Finding reliable evidence about ASD interventions
When interventions for ASD are promoted, they come with claims of all kinds. Generally, evidence offered to support these claims falls into three categories – science, pseudoscience and anti-science. Fad interventions are often based on anti-scientific or pseudoscientific claims.
Science provides the best test we have of how well interventions work. Scientific claims offer objective evidence, without asking you to have faith or accept testimonials as proof.
Pseudoscientific claims use scientific-sounding words or present theories that sound plausible. But they actually offer no real evidence that a scientific approach has been used. Instead, published case examples or parent and expert testimonials might be offered as evidence.
A pseudoscientific intervention can seem credible and attractive when:
- It fits in with your own philosophy about child rearing and education.
- It focuses on treating a known difficulty in autism (such as sensory problems).
- A self-styled ‘expert’ says it works.
- Several parents (with children like yours) say it works and has changed their lives.
Claims based on anti-science generally rely on belief or faith. Parents are simply asked to believe that the intervention works. Sometimes, the people promoting it might even say that it can’t be tested because testing will interfere with the intervention. These interventions are often promoted with convincing stories from other parents.
Telling the difference
To work out whether an intervention is based on anti-science or pseudoscience, consider whether it:
- is being promoted by paid advertisement through the media (magazines, TV, parenting publications)
- uses scientific language but presents no clear evidence
- claims to be popular with medical ‘experts’
- uses lots of personal stories or testimonials.
If an intervention uses one or more of these strategies, it’s probably based on anti-science or pseudoscience.
Identifying fad interventions
Fad interventions for ASD rise in popularity and spread fast, often disappearing later. Fads:
- can be based on anti-science or pseudoscience
- attract attention easily and sound plausible (perhaps also having a ‘feel-good’ factor that appeals to parents)
- often make claims about total ‘cures’ in a short time
- are sometimes promoted as used by celebrities
- often claim to cure many disorders with the same treatment – for example, dyslexia and ADHD as well as ASD.
Where do fads come from?
Fads are based on plausible-sounding ideas, rather than scientifically tested evidence. The ideas can come from anywhere. Fads can get circulated in various ways, including the internet.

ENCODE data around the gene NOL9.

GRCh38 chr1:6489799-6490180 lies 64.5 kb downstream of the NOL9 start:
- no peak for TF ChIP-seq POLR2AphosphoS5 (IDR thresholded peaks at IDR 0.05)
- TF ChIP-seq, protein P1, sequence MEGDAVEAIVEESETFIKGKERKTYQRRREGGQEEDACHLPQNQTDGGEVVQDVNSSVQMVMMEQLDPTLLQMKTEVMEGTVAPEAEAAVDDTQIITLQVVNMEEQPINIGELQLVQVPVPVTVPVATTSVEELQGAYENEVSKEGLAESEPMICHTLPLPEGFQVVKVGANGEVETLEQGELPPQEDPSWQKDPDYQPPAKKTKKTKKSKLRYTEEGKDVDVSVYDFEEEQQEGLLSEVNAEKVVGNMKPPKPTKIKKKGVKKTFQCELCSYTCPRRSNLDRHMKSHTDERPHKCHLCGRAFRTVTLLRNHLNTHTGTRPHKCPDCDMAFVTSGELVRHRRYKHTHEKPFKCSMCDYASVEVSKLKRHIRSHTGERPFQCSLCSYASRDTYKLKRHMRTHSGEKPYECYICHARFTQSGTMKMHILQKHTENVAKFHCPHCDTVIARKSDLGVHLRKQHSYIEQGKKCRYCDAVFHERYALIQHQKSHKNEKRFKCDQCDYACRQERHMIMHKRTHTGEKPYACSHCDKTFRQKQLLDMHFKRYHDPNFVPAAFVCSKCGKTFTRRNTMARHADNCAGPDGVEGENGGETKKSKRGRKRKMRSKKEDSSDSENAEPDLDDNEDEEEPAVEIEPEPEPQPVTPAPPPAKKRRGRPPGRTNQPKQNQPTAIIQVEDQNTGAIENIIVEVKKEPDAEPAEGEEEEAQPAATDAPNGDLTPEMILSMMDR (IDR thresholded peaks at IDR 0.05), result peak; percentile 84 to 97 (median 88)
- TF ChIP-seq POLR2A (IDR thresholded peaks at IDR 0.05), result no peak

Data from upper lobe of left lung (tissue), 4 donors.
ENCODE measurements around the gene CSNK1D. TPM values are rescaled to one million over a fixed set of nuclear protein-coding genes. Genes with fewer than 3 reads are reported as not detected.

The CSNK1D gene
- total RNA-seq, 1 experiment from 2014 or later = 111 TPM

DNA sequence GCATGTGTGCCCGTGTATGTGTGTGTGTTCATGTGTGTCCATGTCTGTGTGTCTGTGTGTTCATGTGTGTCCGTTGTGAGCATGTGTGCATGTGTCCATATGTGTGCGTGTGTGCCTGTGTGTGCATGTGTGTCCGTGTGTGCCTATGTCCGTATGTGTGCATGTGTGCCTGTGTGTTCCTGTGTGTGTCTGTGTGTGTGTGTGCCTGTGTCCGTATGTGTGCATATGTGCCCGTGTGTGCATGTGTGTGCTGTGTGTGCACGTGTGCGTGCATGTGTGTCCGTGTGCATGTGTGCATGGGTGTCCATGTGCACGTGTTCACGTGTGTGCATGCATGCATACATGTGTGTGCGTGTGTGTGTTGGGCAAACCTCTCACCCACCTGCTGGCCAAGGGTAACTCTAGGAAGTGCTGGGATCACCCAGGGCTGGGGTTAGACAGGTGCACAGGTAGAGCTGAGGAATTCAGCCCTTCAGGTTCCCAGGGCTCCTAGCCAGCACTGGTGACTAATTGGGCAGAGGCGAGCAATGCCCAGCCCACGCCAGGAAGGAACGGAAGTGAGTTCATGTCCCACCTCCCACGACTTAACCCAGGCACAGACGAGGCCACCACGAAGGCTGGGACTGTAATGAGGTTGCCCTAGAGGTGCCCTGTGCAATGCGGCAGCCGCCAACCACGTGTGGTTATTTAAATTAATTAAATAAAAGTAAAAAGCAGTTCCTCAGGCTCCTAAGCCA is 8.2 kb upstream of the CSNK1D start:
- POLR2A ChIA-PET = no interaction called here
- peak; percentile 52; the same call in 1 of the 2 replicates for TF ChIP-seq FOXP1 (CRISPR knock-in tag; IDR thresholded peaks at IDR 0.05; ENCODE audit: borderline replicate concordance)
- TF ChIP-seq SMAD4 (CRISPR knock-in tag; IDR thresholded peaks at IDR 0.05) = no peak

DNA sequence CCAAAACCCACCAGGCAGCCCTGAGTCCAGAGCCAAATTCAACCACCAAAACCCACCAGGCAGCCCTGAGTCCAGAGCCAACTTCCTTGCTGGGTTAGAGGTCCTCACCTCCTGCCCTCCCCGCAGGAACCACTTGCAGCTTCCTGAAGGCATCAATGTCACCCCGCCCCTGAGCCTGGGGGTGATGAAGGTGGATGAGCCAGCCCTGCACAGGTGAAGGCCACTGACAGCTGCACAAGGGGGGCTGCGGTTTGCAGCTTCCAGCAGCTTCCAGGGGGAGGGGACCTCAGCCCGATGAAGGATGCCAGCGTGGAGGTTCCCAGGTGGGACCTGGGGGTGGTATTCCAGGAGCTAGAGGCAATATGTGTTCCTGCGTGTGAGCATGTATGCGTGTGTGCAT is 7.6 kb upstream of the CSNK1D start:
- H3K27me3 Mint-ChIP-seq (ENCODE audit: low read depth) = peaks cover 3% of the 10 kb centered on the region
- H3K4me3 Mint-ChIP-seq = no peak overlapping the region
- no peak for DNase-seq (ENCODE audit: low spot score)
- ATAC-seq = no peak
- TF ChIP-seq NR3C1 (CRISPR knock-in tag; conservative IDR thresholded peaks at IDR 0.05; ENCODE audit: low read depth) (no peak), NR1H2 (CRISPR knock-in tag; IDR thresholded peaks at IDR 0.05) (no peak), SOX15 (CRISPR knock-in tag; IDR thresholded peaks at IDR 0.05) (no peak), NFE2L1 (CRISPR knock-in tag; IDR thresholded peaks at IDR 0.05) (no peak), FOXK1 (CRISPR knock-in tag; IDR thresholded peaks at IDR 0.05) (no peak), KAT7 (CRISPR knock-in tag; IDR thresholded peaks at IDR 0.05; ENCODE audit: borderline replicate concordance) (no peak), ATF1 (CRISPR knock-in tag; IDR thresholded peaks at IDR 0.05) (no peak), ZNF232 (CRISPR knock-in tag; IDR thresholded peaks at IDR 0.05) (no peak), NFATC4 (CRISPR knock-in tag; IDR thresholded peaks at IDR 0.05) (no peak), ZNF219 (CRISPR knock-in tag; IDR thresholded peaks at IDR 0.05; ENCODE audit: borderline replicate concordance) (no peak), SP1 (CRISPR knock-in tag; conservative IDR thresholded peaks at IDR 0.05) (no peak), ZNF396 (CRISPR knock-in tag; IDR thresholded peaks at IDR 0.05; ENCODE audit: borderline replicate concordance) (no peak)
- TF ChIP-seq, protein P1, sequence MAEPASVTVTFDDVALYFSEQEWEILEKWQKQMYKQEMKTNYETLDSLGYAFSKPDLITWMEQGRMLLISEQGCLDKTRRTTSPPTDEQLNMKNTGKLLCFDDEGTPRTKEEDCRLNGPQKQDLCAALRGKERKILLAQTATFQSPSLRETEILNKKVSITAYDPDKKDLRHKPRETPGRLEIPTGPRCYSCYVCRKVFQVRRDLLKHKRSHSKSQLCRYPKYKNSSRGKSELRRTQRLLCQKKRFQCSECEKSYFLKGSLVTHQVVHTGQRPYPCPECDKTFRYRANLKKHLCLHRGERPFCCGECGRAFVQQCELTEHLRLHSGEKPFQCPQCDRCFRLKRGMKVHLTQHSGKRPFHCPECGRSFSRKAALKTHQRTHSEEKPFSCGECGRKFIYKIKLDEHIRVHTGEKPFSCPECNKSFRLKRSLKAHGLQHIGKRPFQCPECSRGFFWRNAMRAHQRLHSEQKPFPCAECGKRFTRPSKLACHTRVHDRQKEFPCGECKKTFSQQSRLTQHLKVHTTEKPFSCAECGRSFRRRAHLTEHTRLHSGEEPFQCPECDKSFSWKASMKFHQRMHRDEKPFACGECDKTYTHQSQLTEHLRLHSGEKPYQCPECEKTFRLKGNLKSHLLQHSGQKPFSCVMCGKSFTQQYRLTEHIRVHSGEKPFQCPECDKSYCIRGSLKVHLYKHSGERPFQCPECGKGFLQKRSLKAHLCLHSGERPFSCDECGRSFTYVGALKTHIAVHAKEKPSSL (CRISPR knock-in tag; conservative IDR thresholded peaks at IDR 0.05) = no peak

If you come across a treatment for autism on the internet and you can’t find any information about whether, where and by whom it was tested, beware – it might be a fad.
In its early days, medicine was based on ideas more than on evidence – ideas about how the body works and what causes health problems. Many treatments were supported by well-known practitioners, but many didn’t really work.
In other words, these ideas were fads. Slowly, as science showed that medicines could cure specific diseases, fads for curing these diseases faded. For example, before we knew throat infections could be cured with penicillin, there were many other ideas about how to treat the condition.
A similar thing applies to autism today. In the absence of a ‘cure’, parents seek and find many different ideas about treatment.
Also, modern parents gather information in lots of different ways (including through the media and internet). So there are countless opportunies for plausible-sounding ‘experts’ to promote ‘miraculous’ new interventions for autism.
Why are fads popular?
Often a fad therapy becomes popular because of its pseudoscientific claims. Although the claims aren’t supported by evidence, they might sound plausible or appealing because of how they’re presented.
Parents of children newly diagnosed with ASD can be particularly vulnerable to fads
. Following an ASD diagnosis for their child, parents often feel desperate and under pressure to help their child quickly. Fads can be appealing. They often offer quick fixes when evidence-based interventions can be costly, take a long time and involve a lot of work.
Fads and the placebo effect
A placebo is a pill or drug that doesn’t contain anything that will actually make you better, or affect your health in any way. When people taking these pills say the pills have had some positive results, it’s called the placebo effect.
This happens because people falsely believe the placebo is a real pill and will bring change. Simply doing something, rather than nothing, seems to cause a change (although the effects are usually short term).
Fad treatments for ASD can seem effective. This is because people using them experience the placebo effect. This can happen because:
- People are doing something they believe is positive, so they expect to see change.
- They’re now paying new attention to their child, so they notice new things that he does, and think that the changes are because of the treatment. Alternatively, the extra attention itself might be causing the change.
Is the placebo effect a bad thing?
Any change in your child (resulting from a placebo or something else) might be welcome. But there might be other interventions that would lead to bigger and better positive outcomes. Also, choosing an intervention is always an investment of time and energy – while you pursue a fad based on the placebo effect, you’re less likely to look for another, evidence-based treatment.